Fable seems to be a series you either love, despite its flaws, or hate because of them. Fable Heroes certainly doesn’t break that mold.
Fable Heroes when announced was a confusing prospect and it seemed to many, including myself, that it would continue the destruction of the series that started when Fable Journey was announced. In fact my words were a little harsh on the matter, as Fable is a beloved franchise to me. I’m one of it’s biggest fans and most stalwart defenders and Albion is one of my favorite places to visit in video games. So seeing some cutesy hack n slash felt like a slap in the face and I decided to dislike it before I ever played it.
Luckily I got the chance to review the title, and have been pleasantly surprised. Looking at most of the reviews on the web you would think the game was utter rubbish, but I disagree. Now I’m not sure I would call Fable Heroes a masterpiece, but it does nail the prospect of hanging with some buddies and slashing up some baddies. Most impressive is the absolute love for the series that’s poured into this title. Really, it’s almost like a love letter to the Fable series and one that I’ve read over and over again in the past few days.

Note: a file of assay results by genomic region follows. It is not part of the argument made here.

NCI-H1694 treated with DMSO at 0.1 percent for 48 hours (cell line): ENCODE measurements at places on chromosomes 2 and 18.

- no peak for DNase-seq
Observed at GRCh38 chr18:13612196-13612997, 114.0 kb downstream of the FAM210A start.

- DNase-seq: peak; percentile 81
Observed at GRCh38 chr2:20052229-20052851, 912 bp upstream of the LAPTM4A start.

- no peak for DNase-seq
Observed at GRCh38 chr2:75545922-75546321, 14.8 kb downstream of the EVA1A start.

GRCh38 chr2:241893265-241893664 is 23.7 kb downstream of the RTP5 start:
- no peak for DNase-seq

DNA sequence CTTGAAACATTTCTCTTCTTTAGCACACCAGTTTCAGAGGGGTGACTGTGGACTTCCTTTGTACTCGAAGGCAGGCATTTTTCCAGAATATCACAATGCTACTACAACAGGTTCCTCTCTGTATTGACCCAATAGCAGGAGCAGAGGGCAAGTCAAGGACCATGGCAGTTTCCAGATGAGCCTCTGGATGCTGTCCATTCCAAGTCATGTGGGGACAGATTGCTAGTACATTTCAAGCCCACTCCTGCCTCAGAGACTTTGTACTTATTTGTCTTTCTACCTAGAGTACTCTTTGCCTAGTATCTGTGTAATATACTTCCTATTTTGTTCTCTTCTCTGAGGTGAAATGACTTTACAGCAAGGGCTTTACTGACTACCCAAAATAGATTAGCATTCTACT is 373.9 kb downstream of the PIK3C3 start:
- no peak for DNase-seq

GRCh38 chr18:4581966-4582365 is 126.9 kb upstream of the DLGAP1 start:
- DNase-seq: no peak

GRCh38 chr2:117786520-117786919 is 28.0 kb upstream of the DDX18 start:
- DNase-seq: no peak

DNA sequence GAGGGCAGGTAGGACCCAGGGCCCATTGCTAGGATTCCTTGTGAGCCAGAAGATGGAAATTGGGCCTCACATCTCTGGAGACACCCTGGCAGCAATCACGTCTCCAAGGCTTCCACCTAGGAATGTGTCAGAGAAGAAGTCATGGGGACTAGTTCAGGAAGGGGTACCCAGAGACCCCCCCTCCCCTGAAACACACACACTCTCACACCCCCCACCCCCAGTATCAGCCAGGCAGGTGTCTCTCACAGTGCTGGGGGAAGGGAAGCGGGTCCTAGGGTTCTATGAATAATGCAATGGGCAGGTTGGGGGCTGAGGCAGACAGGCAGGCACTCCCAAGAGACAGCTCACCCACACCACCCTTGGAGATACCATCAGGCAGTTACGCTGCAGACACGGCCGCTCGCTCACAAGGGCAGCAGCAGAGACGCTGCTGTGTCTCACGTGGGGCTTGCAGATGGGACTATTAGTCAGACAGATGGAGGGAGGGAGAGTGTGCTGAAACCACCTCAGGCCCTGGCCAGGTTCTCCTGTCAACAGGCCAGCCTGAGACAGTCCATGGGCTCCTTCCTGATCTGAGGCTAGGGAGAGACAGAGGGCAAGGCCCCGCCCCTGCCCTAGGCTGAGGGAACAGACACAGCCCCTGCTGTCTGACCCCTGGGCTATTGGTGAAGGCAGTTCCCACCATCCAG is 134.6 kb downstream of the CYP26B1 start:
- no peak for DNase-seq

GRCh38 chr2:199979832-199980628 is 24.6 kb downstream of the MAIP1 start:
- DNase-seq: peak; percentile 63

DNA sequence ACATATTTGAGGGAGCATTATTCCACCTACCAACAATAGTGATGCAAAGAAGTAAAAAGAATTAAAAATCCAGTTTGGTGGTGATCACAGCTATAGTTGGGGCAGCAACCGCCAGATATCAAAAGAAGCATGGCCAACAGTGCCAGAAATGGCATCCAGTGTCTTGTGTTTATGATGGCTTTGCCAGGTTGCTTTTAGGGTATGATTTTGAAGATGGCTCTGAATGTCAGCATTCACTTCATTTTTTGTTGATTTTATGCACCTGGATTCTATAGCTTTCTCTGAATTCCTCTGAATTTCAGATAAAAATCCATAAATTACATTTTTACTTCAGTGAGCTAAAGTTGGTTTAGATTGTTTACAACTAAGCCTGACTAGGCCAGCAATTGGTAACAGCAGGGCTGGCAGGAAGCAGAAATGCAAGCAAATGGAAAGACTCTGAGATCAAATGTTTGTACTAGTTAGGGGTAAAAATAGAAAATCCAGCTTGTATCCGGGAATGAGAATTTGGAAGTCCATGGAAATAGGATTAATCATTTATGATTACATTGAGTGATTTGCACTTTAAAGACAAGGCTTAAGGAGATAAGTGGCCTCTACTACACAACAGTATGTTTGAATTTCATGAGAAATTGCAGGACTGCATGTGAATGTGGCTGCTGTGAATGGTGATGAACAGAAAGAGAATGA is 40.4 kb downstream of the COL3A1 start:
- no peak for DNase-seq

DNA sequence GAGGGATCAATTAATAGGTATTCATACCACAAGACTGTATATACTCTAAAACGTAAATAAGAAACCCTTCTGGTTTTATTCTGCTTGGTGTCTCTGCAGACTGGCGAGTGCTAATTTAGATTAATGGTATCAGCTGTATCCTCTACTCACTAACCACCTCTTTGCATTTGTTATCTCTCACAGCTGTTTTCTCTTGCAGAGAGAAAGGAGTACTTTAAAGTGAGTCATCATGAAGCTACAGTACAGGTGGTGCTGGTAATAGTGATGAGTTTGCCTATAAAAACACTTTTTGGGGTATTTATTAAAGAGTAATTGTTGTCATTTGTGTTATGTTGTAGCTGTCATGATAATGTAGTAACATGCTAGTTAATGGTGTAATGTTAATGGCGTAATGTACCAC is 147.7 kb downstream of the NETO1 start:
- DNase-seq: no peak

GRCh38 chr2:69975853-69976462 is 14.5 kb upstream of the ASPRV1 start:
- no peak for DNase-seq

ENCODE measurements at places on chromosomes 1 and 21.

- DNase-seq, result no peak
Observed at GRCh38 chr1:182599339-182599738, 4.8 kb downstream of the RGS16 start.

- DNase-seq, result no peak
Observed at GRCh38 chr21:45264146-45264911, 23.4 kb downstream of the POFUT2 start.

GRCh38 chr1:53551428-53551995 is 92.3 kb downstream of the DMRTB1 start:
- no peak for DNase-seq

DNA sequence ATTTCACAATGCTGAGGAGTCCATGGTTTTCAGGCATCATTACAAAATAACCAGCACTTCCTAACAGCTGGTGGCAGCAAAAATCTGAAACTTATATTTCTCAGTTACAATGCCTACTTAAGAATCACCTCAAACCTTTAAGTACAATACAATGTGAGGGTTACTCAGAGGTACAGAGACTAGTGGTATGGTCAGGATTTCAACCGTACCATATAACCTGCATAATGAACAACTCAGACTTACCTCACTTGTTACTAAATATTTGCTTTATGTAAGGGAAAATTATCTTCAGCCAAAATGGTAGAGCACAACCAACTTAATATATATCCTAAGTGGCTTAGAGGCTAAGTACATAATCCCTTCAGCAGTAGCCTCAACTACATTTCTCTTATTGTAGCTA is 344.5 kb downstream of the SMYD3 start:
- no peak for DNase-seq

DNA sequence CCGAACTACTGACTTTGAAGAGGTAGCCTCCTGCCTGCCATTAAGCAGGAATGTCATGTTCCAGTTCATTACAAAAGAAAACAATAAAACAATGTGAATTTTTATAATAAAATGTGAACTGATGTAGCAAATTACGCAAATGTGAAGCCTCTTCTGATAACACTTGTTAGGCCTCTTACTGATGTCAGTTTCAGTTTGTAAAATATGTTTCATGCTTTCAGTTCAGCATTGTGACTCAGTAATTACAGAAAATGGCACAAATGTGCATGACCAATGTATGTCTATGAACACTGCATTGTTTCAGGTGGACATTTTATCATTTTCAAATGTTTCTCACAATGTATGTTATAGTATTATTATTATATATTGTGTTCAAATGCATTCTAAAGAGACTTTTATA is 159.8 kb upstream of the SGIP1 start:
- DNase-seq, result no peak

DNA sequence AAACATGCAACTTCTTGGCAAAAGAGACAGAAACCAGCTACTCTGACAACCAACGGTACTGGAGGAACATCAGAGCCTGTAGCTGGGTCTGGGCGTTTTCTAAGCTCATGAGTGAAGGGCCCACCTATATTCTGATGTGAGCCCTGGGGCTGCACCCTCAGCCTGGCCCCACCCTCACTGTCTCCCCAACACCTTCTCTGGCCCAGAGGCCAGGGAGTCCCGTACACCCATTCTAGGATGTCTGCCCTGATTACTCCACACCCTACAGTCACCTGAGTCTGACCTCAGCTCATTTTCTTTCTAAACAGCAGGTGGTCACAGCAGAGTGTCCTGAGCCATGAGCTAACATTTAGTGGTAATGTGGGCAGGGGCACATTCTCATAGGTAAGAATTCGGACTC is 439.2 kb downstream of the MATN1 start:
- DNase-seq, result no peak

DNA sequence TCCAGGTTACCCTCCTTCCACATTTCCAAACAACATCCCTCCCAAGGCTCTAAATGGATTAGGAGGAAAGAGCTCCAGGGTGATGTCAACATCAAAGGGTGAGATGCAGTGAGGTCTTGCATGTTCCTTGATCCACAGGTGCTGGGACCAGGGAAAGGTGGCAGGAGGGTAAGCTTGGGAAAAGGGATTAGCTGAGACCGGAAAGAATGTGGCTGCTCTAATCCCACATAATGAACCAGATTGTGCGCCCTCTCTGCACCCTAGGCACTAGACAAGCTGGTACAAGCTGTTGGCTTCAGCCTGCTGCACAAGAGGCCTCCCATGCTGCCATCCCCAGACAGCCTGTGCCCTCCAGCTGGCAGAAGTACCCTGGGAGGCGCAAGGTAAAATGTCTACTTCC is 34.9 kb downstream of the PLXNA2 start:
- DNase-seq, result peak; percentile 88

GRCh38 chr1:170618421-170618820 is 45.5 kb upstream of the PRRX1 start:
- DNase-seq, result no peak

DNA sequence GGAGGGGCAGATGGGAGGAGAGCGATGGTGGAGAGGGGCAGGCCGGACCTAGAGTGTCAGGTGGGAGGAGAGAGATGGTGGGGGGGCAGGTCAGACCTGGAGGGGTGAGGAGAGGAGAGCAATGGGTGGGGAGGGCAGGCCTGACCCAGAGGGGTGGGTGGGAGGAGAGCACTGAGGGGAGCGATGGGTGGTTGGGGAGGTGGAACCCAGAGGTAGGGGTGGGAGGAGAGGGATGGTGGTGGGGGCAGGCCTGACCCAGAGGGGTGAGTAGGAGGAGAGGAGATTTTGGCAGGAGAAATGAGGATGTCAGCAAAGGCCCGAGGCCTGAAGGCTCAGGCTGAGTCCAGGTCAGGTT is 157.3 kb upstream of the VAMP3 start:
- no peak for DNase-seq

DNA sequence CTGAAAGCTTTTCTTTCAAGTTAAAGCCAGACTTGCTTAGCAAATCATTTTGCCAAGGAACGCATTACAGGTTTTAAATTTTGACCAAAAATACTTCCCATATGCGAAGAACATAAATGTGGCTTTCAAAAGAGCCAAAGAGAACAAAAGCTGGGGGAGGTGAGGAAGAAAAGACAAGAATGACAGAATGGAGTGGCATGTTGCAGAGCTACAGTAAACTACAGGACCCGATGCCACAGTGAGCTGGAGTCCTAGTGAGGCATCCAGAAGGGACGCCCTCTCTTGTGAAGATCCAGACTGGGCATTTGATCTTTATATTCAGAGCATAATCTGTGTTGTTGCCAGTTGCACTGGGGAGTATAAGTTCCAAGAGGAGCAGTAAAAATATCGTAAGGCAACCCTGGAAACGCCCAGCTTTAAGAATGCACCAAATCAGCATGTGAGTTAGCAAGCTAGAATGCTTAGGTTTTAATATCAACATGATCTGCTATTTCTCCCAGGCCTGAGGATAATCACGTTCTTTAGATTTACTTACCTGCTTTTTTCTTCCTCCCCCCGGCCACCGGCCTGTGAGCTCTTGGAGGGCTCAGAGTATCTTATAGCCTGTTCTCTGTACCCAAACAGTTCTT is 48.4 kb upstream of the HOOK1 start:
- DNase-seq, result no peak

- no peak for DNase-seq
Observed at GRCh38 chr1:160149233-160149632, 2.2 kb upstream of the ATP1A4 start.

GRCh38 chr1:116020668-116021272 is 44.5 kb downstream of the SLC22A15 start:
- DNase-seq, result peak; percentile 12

Those of you looking for a story, move along, as there’s nothing more to see here. There’s no narrative compelling you through the game, no ultimate baddy to slay and save the day. Instead you’ll play as puppets of the heroes and villains from the Fable universe. At first this style was shocking, but if you’ve played Fable you’ll know in most you can collect dolls; dolls that look like an ultra cute version of the inhabitants of Albion. You’ll hack and slash your way through the relatively short experience using a combo of light and heavy attacks while occasionally tossing out a area of effect attack. Each puppet has its own animations and abilities though generally there are three types as there are in the main games; gun, magic and melee.